Emma knelt near the entrance to the chamber, using leather straps and torn cloth to bind her knife to the barrel of her rifle to make a crude bayonet – she had used her last shot on a Thrall. There were branches of tunnels all around us, but we stood in the largest cavern, lit by green crystals that grew from the wall in jagged spikes. Moths flitted near the light sources, and a huge centipede scurried near Rill’s foot, which she promptly squashed with her heel.

“Father Eriksson,” I said into my com, “we are all clear down here. No Wizard.”

Very well.” I could hear disappointment in his tone. “Come back up. Everyone return to the entrance.”

I stood and took a step toward Emma, just as a scream of pain ripped through the caves, the sounds bouncing off the walls into a dozen more. I drew my gun in time with Rill.

“What?” asked Emma confusedly. Her wide eyes flicked around the chamber. “Where did that come from?”

“Teams, check in!” I snapped into the com. I didn’t get an answer before the Knight stepped into the chamber, flanked by a pair of Acolytes. They flung a body aside as they entered and charged us.

I snapped off 3 shots, and both Acolytes were down before they even had a chance to fire. The Knight didn’t even slow when the third bullet ripped into its bony hide. But then Rill’s rifle roared, and it staggered. Then Emma let loose a blood-curdling scream and, in spite of Father Eriksson’s warning, flung herself at the Knight with her bayonet.

The blade sank to the hilt in the Knight’s eye and it fell to its knees, clutching at the barrel. Metal groaned as it squeezed. Emma screamed again and thrust her whole weight behind the weapon. The Knight jerked, then collapsed with a clatter of bone. Its sword rattled as it struck the stony earth.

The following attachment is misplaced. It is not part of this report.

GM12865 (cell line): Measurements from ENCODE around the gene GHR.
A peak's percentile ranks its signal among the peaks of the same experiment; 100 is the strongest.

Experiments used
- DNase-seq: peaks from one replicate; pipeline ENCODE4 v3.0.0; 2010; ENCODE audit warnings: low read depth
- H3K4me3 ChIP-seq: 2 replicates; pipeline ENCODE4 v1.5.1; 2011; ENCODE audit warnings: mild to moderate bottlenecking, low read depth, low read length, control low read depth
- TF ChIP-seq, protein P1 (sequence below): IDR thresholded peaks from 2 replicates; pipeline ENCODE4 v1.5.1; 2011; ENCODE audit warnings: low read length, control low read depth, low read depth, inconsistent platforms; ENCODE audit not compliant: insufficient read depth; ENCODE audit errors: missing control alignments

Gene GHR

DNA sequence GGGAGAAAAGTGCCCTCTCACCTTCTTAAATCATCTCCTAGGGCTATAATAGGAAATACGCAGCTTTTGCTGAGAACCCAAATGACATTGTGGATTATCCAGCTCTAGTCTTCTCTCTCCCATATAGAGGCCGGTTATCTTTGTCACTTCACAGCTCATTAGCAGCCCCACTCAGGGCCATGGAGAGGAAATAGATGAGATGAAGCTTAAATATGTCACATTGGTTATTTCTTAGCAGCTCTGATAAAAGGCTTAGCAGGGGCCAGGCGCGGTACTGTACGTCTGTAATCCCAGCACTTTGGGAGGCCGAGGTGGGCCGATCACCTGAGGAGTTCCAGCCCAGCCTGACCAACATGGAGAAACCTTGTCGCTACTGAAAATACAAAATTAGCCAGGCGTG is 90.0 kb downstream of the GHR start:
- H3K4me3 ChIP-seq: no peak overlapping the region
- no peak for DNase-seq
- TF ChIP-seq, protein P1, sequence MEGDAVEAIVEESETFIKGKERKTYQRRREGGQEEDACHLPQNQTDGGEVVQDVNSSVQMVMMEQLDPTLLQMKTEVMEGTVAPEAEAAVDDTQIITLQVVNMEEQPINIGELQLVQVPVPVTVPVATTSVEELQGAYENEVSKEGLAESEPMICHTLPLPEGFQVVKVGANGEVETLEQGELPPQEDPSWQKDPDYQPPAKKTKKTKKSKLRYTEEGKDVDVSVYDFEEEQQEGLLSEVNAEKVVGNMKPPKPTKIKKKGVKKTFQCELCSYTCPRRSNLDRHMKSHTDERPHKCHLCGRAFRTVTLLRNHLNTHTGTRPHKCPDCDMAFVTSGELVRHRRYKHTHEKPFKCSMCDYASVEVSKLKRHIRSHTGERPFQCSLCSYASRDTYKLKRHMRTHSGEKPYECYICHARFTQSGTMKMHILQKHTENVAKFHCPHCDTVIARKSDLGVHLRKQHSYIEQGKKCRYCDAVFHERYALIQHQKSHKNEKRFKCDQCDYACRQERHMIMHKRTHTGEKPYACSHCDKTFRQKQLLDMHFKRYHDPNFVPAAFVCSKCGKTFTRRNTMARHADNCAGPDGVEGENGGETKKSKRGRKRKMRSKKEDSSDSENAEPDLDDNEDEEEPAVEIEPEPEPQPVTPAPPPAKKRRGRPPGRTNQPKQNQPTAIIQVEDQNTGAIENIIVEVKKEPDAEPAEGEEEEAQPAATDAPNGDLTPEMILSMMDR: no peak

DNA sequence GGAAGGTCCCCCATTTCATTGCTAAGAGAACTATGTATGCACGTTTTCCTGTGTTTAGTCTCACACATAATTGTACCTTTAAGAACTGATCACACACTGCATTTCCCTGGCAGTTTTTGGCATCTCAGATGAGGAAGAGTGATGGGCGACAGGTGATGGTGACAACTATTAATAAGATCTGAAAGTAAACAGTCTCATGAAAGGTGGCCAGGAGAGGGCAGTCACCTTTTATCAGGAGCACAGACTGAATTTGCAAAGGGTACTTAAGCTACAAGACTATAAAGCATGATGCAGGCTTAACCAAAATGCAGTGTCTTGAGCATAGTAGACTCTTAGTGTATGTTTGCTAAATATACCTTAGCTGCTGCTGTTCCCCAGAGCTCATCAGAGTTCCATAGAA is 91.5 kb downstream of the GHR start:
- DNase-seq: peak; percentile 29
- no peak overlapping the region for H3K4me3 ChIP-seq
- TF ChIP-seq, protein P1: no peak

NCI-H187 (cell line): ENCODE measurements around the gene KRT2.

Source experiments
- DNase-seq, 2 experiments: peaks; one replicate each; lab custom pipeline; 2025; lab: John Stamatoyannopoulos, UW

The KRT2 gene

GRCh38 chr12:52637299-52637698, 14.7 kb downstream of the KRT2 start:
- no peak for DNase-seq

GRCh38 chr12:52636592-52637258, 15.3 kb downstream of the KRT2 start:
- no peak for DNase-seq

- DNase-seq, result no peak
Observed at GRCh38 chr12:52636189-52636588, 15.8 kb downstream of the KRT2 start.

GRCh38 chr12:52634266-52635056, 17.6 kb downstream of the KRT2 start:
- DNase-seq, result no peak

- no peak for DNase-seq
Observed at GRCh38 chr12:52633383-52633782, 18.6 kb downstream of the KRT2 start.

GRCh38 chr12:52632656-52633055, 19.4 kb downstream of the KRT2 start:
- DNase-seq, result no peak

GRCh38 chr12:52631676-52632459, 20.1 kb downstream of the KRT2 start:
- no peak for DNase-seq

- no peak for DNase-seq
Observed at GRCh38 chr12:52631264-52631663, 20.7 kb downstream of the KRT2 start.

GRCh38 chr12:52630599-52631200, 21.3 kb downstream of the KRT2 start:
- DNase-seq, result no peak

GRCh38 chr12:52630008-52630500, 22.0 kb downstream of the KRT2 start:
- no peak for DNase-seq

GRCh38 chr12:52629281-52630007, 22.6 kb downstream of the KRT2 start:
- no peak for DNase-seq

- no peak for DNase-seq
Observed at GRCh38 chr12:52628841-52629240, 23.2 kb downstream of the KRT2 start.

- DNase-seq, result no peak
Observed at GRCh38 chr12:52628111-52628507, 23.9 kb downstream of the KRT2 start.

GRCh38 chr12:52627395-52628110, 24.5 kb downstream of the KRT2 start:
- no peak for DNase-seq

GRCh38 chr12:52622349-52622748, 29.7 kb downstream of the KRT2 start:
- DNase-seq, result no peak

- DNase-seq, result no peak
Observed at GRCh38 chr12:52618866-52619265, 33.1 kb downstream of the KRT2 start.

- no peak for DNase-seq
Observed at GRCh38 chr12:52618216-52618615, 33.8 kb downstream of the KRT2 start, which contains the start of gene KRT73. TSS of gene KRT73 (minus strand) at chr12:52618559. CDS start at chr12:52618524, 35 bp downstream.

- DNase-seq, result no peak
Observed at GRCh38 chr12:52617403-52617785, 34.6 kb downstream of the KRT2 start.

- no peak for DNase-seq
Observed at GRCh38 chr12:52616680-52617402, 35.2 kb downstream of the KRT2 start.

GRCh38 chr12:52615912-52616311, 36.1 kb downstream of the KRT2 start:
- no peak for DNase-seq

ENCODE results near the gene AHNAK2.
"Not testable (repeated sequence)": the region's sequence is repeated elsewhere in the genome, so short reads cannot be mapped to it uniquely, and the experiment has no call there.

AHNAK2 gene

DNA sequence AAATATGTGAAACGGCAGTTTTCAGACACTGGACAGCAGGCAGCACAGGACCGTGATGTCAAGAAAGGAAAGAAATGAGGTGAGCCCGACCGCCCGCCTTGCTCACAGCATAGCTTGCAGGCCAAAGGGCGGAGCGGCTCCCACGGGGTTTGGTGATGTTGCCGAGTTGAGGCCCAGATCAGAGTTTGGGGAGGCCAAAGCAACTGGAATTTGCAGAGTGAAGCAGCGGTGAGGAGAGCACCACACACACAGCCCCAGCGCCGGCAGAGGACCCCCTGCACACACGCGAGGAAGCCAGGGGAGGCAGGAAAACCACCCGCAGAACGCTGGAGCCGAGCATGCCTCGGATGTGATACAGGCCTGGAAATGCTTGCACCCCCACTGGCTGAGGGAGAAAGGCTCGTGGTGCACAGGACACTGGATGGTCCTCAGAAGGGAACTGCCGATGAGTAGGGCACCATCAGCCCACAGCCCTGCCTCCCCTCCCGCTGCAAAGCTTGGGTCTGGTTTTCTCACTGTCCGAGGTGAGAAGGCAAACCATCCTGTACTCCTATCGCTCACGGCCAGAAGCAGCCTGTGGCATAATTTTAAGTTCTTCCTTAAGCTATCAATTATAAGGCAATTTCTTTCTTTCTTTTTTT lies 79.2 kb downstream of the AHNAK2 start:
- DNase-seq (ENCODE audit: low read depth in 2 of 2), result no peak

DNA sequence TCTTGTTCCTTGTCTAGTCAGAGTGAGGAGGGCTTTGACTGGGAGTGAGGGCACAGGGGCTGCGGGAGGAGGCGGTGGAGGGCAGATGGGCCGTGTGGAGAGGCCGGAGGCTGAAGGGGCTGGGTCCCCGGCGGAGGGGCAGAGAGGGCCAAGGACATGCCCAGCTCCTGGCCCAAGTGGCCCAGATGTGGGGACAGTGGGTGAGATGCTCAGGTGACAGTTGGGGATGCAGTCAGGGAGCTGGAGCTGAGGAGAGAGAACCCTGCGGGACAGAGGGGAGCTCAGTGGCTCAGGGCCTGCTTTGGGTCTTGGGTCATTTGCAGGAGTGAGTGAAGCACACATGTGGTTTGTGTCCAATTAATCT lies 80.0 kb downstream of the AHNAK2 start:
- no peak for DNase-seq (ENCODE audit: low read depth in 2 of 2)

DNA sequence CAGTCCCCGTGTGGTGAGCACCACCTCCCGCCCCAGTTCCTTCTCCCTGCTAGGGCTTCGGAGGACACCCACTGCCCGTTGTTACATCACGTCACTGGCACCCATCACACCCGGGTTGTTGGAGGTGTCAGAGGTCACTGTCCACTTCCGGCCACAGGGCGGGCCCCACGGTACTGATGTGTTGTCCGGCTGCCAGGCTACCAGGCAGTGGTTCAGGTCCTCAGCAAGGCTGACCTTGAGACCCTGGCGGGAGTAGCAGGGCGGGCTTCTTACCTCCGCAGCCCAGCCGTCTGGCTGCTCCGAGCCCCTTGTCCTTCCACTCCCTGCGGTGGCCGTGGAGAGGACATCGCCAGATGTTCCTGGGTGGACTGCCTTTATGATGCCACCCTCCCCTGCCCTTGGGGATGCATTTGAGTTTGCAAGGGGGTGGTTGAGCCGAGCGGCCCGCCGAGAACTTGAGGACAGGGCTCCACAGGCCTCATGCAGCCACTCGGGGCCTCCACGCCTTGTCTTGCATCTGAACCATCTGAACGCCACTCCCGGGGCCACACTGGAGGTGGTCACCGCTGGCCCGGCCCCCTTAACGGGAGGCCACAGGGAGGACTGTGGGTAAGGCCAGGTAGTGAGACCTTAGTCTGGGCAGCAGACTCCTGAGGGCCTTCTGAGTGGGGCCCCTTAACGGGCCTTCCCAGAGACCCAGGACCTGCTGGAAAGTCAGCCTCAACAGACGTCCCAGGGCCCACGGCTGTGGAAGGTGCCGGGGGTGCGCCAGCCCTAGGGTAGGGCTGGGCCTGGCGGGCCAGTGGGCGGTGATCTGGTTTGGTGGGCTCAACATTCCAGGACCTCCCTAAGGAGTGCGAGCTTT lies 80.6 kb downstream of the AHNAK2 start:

“Well done,” I said, approaching the body.

“Guess the rifle is yours,” said Rill, “seems like you need a new one anyway.” She cycled a fresh round into her weapon. Even as she did so there was another bone-shaking roar, and the second Knight charged in, swinging its cleaver. She ducked and rolled away from its charge without even looking. Emma pulled her weapon free of the dead Knight and leaped away as well, leaving me closest to the Knight. It closed the distance faster than I could raise my weapon and lashed out with a fist.

The cavern rushed past me, and I had just enough time to realize I was flying through the air before I slammed to a sudden stop. There was brief flash of green light and then –

…listen to me! The cold, it is not natural, to be cold, to be here, I don’t want to, she has no soul, does not belong here, listen…

 – I was up again with a flash of Light and on my feet, charging back at the Knight without a thought. I felt that sense of //weariness again, but I attacked anyway, grabbing up the fallen Knight’s sword.

The surviving Knight attacked Rill, swinging wildly at the nimble young woman. She slipped aside from his attacks, but he was clearly herding her to a corner. Emma stood rooted to the spot, eyes round with terror. The cavern seemed so large. They were so far away…

I was too slow. There was a crunch, a short scream, and Rill fell, the Knight’s sword cleaving her in 2. It raised its bloody weapon and roared in triumph.

I stopped, //shocked. How could I be so slow? Why couldn’t I reach them?

Emma seized my arm. “We have to get out!”

I stared. “What?”

“We have to run! RUN!”

I ran with her. As we ran I heard the comm fill with screams. We ran up the tunnels, to the entrance.

“Ebony!” I shouted. “Call in the ship!”


“Ebony?” I slowed. I tried to summon him. I stopped. “Ebony?”


I turned around. “We have to go back. My Ghost is gone!”

Emma shook her head. “We can’t help him!”

“I need to go back!” I pushed past her. “Ebony!”

Something pushed against the back of my head. The distinctive click of a hammer being pulled back made me freeze.

“Alone, in the end.” Emma’s voice was…wrong. I turned around. She held my hand cannon…except it wasn’t. It was black, the metal twisted into jagged edges. Emma’s dark skin was ashen, and her eyes glowed with green fire. She bared a smile full of jagged teeth at me as she thrust the barrel into my forehead. “Even Guardians can die, Hunter.” Then the hammer fell.

darkness, cold, only Darkness, listen to me!…